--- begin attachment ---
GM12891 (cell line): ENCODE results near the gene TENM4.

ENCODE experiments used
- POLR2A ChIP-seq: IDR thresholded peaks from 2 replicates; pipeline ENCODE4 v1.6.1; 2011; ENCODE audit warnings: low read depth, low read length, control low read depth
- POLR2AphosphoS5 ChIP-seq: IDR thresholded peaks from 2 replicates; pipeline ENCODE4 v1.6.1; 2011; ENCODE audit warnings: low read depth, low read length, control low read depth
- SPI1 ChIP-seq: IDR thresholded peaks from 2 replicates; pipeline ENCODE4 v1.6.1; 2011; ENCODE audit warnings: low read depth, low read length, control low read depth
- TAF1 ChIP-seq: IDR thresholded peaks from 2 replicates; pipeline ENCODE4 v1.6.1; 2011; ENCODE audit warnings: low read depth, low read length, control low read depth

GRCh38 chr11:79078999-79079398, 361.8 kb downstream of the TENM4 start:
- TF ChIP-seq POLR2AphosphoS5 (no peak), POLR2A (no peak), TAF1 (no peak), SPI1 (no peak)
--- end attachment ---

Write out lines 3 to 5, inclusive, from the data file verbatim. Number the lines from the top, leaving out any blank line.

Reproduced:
- POLR2A ChIP-seq: IDR thresholded peaks from 2 replicates; pipeline ENCODE4 v1.6.1; 2011; ENCODE audit warnings: low read depth, low read length, control low read depth
- POLR2AphosphoS5 ChIP-seq: IDR thresholded peaks from 2 replicates; pipeline ENCODE4 v1.6.1; 2011; ENCODE audit warnings: low read depth, low read length, control low read depth
- SPI1 ChIP-seq: IDR thresholded peaks from 2 replicates; pipeline ENCODE4 v1.6.1; 2011; ENCODE audit warnings: low read depth, low read length, control low read depth